Getting Around New York City: How to Use NYC Subway, Bus & Taxis 
When it comes to unique places in the world, New York City is in a league of its own. As the saying goes, if you can make it here, you can make it anywhere, and part of "making it" in NYC means knowing how to get around this city of almost nine million residents. Here's everything those visiting or moving to New York City should know about getting around the Big Apple, including how to use the city's public transportation.
One of NYC's most widely used modes of transportation is the subway system. The system is so convenient and effective that it's a selling point for buyers seeking apartments for sale in New York City. Owned by the city and operated by the New York City Transit Authority, the subway is one of the world's oldest, largest, and most-used rail transit systems. It has operated almost every day since its opening in 1904!
In 2021 alone, NYC's subway system served over 1.3 billion riders along 250 miles between its 472 stations spread across the Bronx, Brooklyn, Manhattan, and Queens. The NYC subway runs 24 hours a day, seven days a week, providing residents with reliable transit in a densely populated city.
How to Buy a MetroCard
The MetroCard gives riders access to subways across the city and can be purchased from vending machines at any station. All machines accept credit cards, while some also accept cash. Cash-accepting machines only dispense coins (up to $9) in change. There are several MetroCard options, from single to multi-day tickets.
- Single-ride paper cards can be purchased for $3
- A refillable MetroCard can be purchased for multiple rides. Each ride is $2.75, and the minimum amount you can put on a card is $5.50. This card can be used up to 4 times per trip.
- A 7-day MetroCard covers unlimited rides for one week. It costs $33 (plus $1 for a new card) and can be used once every 18 minutes.
Alternatively, some riders may prefer the OMNY system. Tap-to-pay is available for riders with credit cards with contactless symbols or smartphone-based apps such as Apple Pay, Google Pay, or Samsung Pay.
How to Ride the NYC Subway
With NYC's cost of living, residents often cite the importance of affordable commuting and travel, and the subway system is, depending on the journey, generally the cheapest mode of transportation. If you use the OMNY system, a simple tap is all you need. With the MetroCard, you must ensure that you swipe in the right direction. The word "MetroCard" should face you with the black stripe down, and you should not swipe your card too quickly. The card reader will be to the right of your turnstile.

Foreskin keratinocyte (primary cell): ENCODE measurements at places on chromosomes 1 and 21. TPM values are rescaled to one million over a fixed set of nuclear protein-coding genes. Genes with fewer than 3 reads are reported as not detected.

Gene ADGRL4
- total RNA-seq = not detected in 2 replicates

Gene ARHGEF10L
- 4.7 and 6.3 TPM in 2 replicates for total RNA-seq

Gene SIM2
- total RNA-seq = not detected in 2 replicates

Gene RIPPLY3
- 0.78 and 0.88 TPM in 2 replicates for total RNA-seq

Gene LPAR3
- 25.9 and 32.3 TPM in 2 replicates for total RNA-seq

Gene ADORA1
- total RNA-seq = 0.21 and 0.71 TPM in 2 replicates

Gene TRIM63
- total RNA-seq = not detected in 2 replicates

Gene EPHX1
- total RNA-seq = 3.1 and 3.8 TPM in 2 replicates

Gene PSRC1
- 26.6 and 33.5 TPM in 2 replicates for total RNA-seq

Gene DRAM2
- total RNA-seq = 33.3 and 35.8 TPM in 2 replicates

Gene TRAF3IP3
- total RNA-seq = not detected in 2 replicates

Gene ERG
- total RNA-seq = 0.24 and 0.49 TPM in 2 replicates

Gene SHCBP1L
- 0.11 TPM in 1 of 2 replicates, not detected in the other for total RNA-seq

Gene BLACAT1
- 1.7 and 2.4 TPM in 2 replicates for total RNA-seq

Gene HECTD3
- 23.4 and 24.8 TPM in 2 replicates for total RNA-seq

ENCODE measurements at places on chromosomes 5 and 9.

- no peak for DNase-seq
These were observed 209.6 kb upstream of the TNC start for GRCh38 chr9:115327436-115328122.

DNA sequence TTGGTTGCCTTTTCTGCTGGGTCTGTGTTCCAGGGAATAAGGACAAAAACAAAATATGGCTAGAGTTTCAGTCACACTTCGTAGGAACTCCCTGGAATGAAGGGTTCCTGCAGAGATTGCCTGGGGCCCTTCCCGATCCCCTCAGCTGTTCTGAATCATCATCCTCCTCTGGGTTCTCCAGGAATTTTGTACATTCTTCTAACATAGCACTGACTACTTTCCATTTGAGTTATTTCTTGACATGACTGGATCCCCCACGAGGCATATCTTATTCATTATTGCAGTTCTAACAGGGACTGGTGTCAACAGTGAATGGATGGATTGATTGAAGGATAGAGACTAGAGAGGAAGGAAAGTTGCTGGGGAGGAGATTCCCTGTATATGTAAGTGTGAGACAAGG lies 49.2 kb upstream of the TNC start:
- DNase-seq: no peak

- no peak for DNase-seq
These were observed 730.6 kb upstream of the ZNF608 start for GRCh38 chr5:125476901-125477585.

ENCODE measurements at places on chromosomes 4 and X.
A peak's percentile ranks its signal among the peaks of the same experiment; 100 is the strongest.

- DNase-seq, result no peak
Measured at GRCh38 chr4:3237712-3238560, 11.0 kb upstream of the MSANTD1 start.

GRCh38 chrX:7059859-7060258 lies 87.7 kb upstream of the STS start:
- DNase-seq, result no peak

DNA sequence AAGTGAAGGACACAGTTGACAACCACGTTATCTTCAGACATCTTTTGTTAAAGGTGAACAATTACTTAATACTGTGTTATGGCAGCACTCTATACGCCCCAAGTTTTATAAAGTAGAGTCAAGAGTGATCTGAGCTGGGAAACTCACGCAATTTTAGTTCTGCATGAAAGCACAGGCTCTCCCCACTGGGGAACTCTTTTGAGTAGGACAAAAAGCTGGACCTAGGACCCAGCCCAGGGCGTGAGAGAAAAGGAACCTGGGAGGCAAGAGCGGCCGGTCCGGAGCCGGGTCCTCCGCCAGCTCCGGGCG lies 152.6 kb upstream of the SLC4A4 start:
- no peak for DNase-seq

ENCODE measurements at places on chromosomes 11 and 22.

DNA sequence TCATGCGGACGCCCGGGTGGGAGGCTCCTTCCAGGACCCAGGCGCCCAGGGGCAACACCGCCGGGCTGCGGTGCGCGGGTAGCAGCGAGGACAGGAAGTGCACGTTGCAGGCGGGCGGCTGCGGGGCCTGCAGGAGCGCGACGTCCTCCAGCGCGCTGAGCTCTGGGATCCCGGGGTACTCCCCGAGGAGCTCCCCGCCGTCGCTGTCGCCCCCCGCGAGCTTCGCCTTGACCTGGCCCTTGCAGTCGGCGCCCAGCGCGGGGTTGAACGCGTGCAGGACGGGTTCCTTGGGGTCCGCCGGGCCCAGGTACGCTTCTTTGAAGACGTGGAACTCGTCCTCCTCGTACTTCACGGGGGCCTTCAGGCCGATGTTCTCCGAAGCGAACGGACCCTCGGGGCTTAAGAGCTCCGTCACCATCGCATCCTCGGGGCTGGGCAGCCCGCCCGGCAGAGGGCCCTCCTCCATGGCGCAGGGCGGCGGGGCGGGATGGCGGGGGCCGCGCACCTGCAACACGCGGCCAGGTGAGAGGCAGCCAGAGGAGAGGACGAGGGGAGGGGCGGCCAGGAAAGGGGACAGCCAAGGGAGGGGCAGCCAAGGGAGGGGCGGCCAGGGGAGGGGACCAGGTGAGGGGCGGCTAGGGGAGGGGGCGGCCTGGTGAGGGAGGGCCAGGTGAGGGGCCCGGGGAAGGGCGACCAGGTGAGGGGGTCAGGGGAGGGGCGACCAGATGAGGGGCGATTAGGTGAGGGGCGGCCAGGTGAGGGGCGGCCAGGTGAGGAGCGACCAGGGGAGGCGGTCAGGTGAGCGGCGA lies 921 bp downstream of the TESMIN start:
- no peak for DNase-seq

One of the biggest challenges with any transit system is understanding your train's direction. In most cities, "downtown" and "uptown" can be located almost anywhere relative to one another. In Manhattan, for example, "downtown" trains generally run "down" or toward the south, while "uptown" trains generally run "up" or north. Before swiping your card, ensure you're on the right side of the platform.
NYC's subways are far and away the most frequently-ridden form of transportation in and around the city, whether it be vacationers or those working the millions of jobs in New York City. Another thing to mind when using the subway is whether you're on a "local" or "express" train. Local trains stop at every station with one track for each direction (uptown and downtown). Express trains don't stop at every station, with the point being to offer a faster ride. Some larger stations are stopping points for both local and express trains.
NYC Bus Tips
In New York City, buses are another popular option for getting around town. Over 760 million people used the bus system in 2019. There are bus stops on nearly every corner in Manhattan, so this may be one of the best options for commuting from your townhome. The MetroCard also works for bus rides since the NYCTA operates buses in addition to the subway system.
With a MetroCard, you can buy a single-ride bus ticket at a vending machine for $3.00. You can also purchase a single ride on the bus for $2.75 with coins and exact change. If you need to change buses or transfer to a train along the route, request a transfer from the driver, who will provide you with a single-use, non-reloadable MetroCard. You have up to two hours to make the transfer.
You can identify an NYC bus stop by the tall post with a round sign with a graphic of a bus, seen from both the front and back. Under the round sign, there will always be another sign that indicates which routes are served by that stop. Look for the letters that indicate the borough served:
- Bx - The Bronx
- B - Brooklyn
- M - Manhattan
- Q - Queens
- S - Staten Island
An uppercase X indicates that the route is an express route. As with any transit system, planning for the best way to get to your destination is essential. Given the heavy traffic in NYC and the number of individual routes, a bus ride may take much longer than anticipated.